Pilgrims march to Mina as journey of faith begins

Among the first group of pilgrims to arrive in the tent city of Mina on Wednesday were Indians, Pakistanis and Bangladeshis.

Among the first group of pilgrims to arrive in the tent city of Mina on Wednesday were Indians, Pakistanis and Bangladeshis.

More than two million pilgrims have begun marching to Mina on the first leg of their journey of a lifetime.

The government’s agencies have made elaborate arrangements to ensure the smooth flow of pilgrims from Makkah, Madinah, Jeddah, Riyadh, Taif and Dammam into the tent city. The pilgrims will spend the day and night in prayers and then head to the plains of Arafat on Friday morning. The standing at Arafat is the high point of Haj.

In Mina on Wednesday, thousands of young men employed by Haj operators and pilgrim establishments were preparing to receive pilgrims. Traffic police, Civil Defense personnel, Haj Ministry officials, doctors, nurses, paramedics and media personnel were already in the tent city ahead of the pilgrims.

Makkah was bustling with spiritual activity on Wednesday evening. Male pilgrims will don the ihram, two pieces of white seamless cloth that is mandatory before undertaking the journey on Thursday. The ihram for women is different.

“We are excited and happy and also a little nervous,” said Maulana Minhaj Akram, 69, a pilgrim from Khyber Pakhtunkhwa, Pakistan.

He was accompanied by his wheelchair-bound wife, Syeda Majida. “Haj is not easy,” he said via phone from Makkah. “It is physically demanding, but spiritually exhilarating.”

He said they were told by their organizers that they should be ready on Wednesday night. “Our bus is supposed to arrive immediately after Fajr on Thursday,” he said. “We will then head to Mina where we have been allotted a place in one of the many tents.”

Lateef Mohammad Jagirdar from Jaipur, Rajasthan, and his wife Shabana Begum were very happy to be here for Haj.

“We can’t describe our feelings. We have been in the queue for three years. More than 360,000 had applied for Haj this year in India and only 136,000 were lucky to come here. We are among the lucky ones.”

Jagirdar said his relatives and acquaintances have asked them for prayers. “We have a long list of requests. We will beseech Allah from Mina and the plains of Arafat to answer our prayers,” he said. “We have come all the way from such a distant land to seek forgiveness and Allah’s mercy.”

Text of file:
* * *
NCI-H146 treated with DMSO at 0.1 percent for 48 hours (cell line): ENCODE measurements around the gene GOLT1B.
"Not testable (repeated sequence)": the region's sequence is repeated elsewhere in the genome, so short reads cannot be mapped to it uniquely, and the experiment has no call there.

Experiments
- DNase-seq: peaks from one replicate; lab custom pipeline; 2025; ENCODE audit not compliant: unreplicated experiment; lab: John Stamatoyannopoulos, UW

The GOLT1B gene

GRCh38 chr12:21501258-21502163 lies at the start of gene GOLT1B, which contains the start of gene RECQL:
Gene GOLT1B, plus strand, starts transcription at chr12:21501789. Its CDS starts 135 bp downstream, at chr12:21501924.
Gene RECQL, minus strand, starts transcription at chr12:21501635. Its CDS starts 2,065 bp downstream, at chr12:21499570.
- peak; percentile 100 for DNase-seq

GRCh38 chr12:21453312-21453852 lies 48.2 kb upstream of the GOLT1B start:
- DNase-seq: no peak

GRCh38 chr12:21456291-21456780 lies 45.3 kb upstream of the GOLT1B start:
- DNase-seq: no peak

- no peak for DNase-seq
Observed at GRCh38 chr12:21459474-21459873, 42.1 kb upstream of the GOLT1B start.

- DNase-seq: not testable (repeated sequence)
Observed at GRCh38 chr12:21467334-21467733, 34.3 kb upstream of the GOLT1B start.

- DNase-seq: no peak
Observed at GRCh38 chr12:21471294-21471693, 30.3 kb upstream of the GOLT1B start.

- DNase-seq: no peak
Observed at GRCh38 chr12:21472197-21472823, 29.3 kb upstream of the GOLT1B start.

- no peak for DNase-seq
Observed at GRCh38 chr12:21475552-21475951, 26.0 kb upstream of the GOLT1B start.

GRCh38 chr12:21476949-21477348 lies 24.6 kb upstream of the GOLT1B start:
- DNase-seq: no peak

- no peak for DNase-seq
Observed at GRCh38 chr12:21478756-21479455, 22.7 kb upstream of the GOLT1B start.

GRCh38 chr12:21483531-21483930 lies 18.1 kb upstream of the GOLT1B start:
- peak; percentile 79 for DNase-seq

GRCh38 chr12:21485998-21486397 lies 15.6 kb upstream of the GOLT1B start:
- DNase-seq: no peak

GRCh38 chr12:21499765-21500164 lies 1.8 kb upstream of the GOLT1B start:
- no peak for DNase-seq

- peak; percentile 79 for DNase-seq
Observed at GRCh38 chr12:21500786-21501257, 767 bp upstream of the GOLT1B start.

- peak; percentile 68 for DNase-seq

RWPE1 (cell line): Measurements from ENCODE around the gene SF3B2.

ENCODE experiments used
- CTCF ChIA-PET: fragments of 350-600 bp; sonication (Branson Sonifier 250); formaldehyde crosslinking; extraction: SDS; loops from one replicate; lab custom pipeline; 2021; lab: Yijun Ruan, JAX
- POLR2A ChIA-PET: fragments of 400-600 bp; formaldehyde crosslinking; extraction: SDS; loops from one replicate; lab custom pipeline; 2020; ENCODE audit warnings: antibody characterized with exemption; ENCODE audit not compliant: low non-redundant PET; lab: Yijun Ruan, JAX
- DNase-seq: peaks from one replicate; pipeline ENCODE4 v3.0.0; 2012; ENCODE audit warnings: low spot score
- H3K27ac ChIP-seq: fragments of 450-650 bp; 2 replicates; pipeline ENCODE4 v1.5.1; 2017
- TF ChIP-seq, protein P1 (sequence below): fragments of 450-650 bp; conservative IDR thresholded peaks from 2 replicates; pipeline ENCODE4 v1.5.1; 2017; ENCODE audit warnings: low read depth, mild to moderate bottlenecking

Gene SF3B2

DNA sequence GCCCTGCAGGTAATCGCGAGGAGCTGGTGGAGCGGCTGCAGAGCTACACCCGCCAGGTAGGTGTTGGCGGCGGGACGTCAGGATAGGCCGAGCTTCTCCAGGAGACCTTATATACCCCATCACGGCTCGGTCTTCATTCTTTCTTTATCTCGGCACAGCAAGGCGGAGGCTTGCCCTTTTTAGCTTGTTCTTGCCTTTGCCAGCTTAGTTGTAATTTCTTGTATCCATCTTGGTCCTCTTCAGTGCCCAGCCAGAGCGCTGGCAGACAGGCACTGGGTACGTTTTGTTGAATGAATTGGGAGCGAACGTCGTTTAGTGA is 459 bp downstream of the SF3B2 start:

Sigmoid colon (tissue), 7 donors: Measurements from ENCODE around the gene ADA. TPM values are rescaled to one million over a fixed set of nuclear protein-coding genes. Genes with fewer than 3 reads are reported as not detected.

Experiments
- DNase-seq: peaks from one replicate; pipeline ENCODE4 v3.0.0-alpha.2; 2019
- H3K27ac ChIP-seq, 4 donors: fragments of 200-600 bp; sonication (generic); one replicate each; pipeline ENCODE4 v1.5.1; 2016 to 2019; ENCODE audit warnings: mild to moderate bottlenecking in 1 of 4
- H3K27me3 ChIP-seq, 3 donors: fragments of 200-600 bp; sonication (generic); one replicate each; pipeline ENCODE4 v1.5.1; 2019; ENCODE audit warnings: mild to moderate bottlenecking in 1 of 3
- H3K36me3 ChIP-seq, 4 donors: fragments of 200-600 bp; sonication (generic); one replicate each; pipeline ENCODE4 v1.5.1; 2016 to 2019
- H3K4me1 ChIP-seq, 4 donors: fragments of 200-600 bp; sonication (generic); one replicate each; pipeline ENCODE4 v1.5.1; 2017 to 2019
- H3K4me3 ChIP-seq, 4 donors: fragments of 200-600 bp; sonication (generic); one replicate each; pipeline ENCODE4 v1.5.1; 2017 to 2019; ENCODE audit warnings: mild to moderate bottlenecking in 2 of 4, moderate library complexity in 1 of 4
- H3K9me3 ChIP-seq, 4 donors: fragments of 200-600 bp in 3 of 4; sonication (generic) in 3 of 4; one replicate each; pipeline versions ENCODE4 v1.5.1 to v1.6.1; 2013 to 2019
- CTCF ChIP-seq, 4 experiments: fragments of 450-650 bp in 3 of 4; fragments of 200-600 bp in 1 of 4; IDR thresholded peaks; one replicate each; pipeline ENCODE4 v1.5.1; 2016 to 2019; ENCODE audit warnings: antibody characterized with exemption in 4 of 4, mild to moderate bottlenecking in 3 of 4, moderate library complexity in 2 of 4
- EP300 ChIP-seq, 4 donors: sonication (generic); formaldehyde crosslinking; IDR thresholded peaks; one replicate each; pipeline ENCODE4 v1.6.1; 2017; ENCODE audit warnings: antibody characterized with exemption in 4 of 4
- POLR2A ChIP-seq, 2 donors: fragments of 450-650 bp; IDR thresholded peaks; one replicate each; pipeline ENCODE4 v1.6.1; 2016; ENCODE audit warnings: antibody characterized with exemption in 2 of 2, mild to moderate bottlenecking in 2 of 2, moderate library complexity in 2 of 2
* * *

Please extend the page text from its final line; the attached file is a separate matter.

“It is the love for our Prophet (peace be upon him) and our beautiful religion that has brought us to the holy land,” said Jagirdar.

The weather was pleasant on Wednesday and is expected to be moderate on Thursday. A visit by Arab News photographer to the Jamrat Bridge and nearby area was full of pleasant feelings. “Excellent arrangements have been made to ensure a smooth Haj,” said Abdullah Bazuhair from Mina.

In Jeddah, Riyadh and other cities, men and women were seen heading in cars and buses to Makkah to perform Haj. They were chanting “Labbaik Allahuma Labbaik” (O God, here we are answering your call). Onlookers were encouraging and smiling at the pilgrims and asking them to pray for world peace.

Meanwhile, the Interior Ministry’s public security department has stopped 145,354 pilgrims from entering Makkah because they did not have Haj permits.

In a statement issued on Wednesday, the department said that its officers also barred 51,112 cars without entry permits. “The department also arrested the operators of 40 fake Haj service companies and launched investigations against them.”

In a related development, Hail police arrested 482 violators of Haj, labor and residency regulations. The operation was carried out by Hail Police Chief Maj. Gen. Ibrahim Al-Almaei, said Col. Saad Al-Horaish, assistant spokesman of the department. Legal action would take place against the violators, he said.

The interior and Haj ministries have launched a campaign to counter bogus Haj companies offering services for domestic pilgrims. The Interior Ministry said such operators were exploiting ignorant pilgrims, whom they abandon at the holy sites without accommodation and other services.

The ministry said it would severely punish such operators. The perpetrators would have to pay compensation to their victims. If they are expatriates, they would also be deported.

In an unfortunate development, five pilgrims died and eight others were injured when their vehicle was involved in an accident on the Al-Leith-Makkah Road on Tuesday night.

The Saudi Red Crescent took the bodies and the injured to King Abdul Aziz Hospital in Jeddah. Some of the injured sustained deep wounds.

All the pilgrims, including two women, were reportedly not carrying Haj permits. The accident took place while the driver was taking them through a desert road to evade the police. An online publication identified the injured as Sudanese and Eritrean nationals.

 
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